More than 20,000 physical therapists left the profession in 2021 alone, notes a recent report. It’s therefore hard to imagine why anyone would want to discourage universities from offering more physical therapy programs to help renew the ranks. Unfortunately, that’s just what the Maryland Higher Education Commission (MHEC) did recently when it voted to stop Johns Hopkins and Stevenson Universities from launching Ph.D. programs in physical therapy this fall. The commission wanted to keep rivals from competing with the University of Maryland–Eastern Shore (UMES), a public historically black college, which has its own physical therapy degree and doesn’t want anyone encroaching on its turf.
An organization called Advocates for Maryland HBCUs, which had lobbied for the decision, was thrilled. “The MHEC Commissioners recognized demonstrable harm could come to UMES if an immense, world renowned, private university such as Johns Hopkins University or Stevenson University is granted the authority to duplicate the Ph.D. in Physical Therapy Program held at UMES,” according to the group’s statement.
This isn’t the first time the group has tried to stop other schools from competing with historically black colleges and universities (HBCUs). In August, Towson University withdrew a proposal for a doctoral program in business analytics because advocates said that it was too similar to a program at Morgan State University, a nearby HBCU. The commission had voted in favor of the program, but the state’s attorney general said that not enough members were present for the vote. (Towson is planning to appeal.)
What is going on here? Why does the MHEC get to decide how many students should study physical therapy or business analytics? How do these would-be central planners know the optimal number of subject programs for the state, or which universities should be offering them? The answer, of course, is that they don’t—they are doing this to protect HBCUs from competition.
The HBCUs, founded before most other private and public universities were desegregated, have in more recent decades struggled to find a purpose and remain financially viable. Even the most prominent among them have seen enrollment fall. In 1976, 18 percent of black college students went to HBCUs. Today, the proportion is about half of that. The shrinking number of students has hurt the schools’ public funding, as well as private gifts. Many students are choosing to go to other public or private universities or community colleges. One report found that six-year graduation rates at 20 HBCUs stood at 20 percent or lower in 2015. This is not the kind of record that makes students flock to a school.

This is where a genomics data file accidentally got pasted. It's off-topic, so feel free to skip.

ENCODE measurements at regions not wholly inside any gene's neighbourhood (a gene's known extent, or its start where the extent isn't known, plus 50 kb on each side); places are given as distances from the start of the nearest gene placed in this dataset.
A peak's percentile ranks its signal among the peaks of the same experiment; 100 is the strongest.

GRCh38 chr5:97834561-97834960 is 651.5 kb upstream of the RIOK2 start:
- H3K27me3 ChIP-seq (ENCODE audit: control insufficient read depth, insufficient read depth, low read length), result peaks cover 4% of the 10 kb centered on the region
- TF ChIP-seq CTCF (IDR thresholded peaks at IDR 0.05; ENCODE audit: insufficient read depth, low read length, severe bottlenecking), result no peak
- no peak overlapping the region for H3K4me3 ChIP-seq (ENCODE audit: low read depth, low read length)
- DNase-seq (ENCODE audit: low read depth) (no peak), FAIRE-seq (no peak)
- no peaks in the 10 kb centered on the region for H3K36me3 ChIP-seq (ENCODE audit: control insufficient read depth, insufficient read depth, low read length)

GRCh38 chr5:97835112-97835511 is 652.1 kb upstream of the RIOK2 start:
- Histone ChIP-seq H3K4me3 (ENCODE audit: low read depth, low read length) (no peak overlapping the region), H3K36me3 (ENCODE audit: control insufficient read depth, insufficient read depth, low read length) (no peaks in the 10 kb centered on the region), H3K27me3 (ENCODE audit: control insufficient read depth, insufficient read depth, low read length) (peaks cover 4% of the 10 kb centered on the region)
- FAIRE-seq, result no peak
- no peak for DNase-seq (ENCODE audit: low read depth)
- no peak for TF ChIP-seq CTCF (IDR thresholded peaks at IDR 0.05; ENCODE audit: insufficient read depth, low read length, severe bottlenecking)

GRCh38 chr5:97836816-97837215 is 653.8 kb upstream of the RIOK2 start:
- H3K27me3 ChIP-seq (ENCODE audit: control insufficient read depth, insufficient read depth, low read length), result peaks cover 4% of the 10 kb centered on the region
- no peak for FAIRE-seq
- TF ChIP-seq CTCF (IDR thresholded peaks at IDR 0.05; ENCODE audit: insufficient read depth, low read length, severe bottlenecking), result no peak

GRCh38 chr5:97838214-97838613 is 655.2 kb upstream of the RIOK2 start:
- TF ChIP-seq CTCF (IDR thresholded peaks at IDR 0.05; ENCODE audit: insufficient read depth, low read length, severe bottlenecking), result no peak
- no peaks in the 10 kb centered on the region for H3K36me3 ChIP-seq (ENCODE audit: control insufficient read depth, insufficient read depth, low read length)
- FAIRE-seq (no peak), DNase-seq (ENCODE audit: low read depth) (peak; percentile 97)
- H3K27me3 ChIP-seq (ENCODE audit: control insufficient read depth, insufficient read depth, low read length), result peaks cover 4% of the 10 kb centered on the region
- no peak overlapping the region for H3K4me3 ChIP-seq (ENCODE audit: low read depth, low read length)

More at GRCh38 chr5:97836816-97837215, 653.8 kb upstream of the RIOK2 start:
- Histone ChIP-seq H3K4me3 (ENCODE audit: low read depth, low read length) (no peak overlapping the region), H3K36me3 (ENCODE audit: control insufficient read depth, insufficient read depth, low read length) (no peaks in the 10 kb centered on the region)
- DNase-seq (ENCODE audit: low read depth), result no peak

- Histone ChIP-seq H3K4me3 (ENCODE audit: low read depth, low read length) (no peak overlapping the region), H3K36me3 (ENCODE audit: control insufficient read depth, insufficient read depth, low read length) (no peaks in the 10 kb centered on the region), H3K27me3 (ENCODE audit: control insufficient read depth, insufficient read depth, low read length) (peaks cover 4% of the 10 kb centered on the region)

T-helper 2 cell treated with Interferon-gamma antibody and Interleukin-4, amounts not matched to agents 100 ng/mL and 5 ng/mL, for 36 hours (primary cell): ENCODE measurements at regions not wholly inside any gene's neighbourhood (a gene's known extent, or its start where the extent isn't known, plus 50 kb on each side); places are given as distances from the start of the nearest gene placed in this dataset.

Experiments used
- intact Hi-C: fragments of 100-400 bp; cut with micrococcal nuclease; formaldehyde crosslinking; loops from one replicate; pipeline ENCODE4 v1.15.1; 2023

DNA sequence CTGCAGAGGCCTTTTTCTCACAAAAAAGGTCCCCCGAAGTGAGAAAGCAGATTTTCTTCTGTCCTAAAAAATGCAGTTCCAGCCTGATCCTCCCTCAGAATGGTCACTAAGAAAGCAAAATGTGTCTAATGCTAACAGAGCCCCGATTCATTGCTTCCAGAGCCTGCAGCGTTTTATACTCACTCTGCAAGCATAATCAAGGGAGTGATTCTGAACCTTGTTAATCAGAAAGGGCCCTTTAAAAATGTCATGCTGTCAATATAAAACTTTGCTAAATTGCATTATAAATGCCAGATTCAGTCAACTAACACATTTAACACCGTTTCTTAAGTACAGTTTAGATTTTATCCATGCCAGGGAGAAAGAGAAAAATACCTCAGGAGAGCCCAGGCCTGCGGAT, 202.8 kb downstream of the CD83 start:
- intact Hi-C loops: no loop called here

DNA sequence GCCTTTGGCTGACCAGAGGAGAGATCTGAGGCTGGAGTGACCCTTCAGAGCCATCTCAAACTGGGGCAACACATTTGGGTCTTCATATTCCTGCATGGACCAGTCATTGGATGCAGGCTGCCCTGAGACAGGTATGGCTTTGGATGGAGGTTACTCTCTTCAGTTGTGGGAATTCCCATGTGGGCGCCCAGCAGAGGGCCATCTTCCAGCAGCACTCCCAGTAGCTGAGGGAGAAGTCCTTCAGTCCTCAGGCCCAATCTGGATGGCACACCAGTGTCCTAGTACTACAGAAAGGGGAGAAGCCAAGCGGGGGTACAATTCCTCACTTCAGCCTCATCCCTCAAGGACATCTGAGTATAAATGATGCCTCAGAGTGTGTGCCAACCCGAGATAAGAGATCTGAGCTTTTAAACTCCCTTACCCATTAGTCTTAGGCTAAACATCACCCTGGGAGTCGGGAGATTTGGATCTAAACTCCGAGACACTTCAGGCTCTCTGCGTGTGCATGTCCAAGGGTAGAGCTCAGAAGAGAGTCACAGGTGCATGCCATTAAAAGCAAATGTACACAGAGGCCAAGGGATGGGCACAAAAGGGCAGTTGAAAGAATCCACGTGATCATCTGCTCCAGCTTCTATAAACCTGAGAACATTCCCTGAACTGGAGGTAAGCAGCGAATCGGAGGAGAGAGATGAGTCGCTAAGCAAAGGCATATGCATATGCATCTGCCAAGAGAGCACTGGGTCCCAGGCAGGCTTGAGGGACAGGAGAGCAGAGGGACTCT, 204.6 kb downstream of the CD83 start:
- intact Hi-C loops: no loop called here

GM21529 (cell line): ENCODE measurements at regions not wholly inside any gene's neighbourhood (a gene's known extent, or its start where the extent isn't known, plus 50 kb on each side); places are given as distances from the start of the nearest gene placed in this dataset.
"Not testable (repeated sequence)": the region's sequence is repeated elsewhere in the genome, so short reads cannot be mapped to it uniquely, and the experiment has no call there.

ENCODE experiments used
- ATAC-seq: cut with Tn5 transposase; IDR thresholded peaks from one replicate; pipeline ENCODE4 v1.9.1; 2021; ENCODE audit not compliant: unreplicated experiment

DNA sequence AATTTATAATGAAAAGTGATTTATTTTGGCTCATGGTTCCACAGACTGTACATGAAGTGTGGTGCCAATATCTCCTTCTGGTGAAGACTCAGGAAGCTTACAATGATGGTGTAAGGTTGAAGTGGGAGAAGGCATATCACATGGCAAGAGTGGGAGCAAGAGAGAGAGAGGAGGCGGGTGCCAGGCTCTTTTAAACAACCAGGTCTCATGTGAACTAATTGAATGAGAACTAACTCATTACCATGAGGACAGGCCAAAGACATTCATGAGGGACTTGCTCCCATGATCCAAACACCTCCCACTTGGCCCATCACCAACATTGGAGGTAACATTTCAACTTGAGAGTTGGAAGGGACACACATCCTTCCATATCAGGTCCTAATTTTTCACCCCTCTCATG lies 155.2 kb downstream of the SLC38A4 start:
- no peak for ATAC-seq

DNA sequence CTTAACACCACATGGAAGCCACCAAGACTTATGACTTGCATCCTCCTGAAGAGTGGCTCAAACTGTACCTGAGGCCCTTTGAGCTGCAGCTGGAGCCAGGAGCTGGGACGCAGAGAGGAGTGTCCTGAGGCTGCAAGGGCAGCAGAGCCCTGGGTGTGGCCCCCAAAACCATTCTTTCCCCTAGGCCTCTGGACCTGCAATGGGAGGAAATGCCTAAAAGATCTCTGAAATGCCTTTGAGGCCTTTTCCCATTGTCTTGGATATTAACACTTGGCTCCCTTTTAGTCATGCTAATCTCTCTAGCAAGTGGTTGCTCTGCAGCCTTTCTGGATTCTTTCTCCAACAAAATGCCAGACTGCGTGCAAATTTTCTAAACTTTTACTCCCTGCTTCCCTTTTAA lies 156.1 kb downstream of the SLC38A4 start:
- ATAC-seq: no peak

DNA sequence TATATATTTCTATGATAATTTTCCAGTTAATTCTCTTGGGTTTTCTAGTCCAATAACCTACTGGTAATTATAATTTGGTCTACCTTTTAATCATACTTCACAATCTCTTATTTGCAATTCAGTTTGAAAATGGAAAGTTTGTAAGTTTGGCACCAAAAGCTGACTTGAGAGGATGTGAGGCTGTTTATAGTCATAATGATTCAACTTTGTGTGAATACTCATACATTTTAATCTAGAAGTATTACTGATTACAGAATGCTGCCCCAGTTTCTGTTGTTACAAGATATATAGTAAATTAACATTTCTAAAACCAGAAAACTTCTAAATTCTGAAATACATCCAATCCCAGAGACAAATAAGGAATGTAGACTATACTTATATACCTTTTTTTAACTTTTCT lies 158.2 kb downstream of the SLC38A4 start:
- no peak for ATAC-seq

Race-based affirmative action policies of the past few decades drew many students away from HBCUs and into other institutions that wanted to diversify their student bodies. HBCU advocates didn’t object to these measures at the time. It is true that many of these institutions do a better job of graduating black students with degrees in STEM fields (because they are less prone to the academic “mismatch” problem), but one wonders whether that will continue now that the Supreme Court has barred racial preferences at other schools.
In any case, HBCUs must figure out how to survive in the current environment. One way has been to demand more public funds. Advocates sued Maryland in 2006, claiming that the state had treated HBCUs unfairly by offering state support at predominantly white institutions that duplicated programs at HBCUs. The state settled the case for more than half a billion dollars. Recently, the Department of Education sent a letter to governors in 16 states claiming that they, too, had underfunded HBCUs, to the tune of $12 billion over 30 years. These claims have the ring of a reparations scheme.
Public HBCUs designated as land-grant universities are supposed to receive funds from their state governments matching what the federal government gives them. In some cases, states have failed to meet that bar. In others, the advocates claim that the states simply haven’t been giving as much money to these schools as they have given to, say, flagship public universities. Never mind that these flagship schools often have much larger research programs, or that the HBCUs resemble community colleges in their offerings and graduation rates. (it’s a vicious circle, the advocates say: the schools don’t perform as well or do as much research because they don’t get enough money.)
The important point is that the vast majority of black college students in Maryland and everywhere else are attending non-HBCUs. The state’s duty is to help provide education for individual students, not prop up institutions that claim a particular historical pedigree. And none of this explains how Maryland can get away with preventing private universities like Johns Hopkins and Stevenson from offering whatever degree program they want. The goal for state leaders in Maryland and around the country should be to ensure that their citizens have unfettered access to the best education possible. Blocking great universities from opening up new programs to reduce the competition will have the opposite effect.